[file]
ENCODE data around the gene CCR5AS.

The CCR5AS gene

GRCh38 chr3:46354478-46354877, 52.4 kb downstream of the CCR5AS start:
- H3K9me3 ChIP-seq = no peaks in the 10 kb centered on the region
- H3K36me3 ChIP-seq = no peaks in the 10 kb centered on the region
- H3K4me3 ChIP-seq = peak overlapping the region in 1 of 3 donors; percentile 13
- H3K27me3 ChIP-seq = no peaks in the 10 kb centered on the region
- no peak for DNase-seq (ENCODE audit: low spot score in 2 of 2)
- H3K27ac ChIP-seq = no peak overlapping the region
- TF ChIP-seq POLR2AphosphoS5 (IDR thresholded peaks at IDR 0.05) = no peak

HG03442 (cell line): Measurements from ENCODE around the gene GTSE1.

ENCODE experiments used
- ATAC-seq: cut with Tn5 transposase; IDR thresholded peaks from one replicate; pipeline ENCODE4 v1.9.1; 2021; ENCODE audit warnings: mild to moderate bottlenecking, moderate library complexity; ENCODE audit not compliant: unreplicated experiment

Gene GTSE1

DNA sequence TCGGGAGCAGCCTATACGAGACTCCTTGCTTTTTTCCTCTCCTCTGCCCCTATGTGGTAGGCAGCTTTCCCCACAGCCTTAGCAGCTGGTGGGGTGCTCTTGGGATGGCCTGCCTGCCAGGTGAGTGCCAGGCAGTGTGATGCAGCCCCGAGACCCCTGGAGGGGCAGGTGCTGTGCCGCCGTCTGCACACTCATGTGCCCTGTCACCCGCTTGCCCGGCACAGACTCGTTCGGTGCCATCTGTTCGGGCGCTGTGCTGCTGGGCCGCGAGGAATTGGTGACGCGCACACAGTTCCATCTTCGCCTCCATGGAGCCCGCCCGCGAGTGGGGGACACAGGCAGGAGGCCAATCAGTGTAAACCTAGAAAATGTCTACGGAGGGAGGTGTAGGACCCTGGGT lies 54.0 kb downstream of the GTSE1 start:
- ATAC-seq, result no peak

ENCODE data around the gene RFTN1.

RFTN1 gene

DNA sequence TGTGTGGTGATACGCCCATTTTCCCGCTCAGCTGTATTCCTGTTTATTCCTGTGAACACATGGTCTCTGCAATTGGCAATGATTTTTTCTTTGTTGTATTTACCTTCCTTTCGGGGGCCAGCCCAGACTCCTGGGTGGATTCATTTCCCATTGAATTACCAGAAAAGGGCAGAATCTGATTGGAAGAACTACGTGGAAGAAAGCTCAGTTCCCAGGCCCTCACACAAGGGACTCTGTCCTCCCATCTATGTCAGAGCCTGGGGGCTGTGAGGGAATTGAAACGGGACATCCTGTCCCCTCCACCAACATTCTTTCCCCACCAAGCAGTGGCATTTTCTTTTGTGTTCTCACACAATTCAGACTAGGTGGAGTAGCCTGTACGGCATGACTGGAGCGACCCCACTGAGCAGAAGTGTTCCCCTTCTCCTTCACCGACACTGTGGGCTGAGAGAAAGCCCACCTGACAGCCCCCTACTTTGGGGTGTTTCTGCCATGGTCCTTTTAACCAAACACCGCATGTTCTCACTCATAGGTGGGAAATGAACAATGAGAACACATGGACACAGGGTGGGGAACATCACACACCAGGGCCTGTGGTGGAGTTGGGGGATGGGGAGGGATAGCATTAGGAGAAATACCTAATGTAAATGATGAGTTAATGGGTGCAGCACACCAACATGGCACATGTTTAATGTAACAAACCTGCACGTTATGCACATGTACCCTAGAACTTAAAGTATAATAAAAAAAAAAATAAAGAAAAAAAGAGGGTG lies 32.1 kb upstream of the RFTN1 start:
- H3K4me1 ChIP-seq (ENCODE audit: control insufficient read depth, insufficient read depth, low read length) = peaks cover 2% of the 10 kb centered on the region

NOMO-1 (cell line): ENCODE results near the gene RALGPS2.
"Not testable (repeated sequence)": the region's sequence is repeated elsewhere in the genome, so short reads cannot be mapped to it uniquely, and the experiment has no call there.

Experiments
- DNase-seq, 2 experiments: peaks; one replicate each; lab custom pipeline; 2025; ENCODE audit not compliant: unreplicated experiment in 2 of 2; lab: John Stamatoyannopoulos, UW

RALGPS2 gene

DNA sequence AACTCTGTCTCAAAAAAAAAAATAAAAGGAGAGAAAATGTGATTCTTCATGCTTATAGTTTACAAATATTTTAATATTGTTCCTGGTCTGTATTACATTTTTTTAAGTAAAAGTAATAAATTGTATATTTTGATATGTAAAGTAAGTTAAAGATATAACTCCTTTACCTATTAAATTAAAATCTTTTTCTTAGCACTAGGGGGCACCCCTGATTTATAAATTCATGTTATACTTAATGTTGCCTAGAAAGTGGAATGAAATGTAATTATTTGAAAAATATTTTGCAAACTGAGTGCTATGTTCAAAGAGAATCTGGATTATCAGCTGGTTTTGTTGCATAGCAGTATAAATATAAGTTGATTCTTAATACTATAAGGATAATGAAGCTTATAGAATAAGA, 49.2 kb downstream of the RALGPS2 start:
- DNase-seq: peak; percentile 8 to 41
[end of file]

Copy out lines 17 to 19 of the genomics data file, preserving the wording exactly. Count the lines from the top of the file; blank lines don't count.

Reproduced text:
ENCODE data around the gene RFTN1.

RFTN1 gene

DNA sequence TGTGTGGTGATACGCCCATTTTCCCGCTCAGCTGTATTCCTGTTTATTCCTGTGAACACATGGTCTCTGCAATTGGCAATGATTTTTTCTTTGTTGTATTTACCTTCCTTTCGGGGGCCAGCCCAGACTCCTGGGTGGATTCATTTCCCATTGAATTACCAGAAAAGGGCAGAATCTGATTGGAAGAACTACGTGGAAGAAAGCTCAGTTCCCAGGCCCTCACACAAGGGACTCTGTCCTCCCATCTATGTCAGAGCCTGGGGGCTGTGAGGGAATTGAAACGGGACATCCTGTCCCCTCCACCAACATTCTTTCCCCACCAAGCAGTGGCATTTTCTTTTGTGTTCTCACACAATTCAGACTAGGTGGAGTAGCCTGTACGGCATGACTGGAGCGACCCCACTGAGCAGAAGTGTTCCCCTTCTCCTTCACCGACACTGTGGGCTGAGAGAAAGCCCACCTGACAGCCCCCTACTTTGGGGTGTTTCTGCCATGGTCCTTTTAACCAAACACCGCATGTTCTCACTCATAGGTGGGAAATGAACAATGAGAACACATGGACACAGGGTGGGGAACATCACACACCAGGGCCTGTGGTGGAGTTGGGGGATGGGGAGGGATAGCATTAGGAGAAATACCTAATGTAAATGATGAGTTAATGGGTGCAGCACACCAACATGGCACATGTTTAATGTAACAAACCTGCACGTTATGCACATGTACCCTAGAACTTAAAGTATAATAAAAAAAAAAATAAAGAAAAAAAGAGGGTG lies 32.1 kb upstream of the RFTN1 start: